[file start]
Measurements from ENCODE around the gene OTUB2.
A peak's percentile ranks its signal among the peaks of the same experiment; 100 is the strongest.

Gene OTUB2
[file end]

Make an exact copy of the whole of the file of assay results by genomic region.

Measurements from ENCODE around the gene OTUB2.
A peak's percentile ranks its signal among the peaks of the same experiment; 100 is the strongest.

Gene OTUB2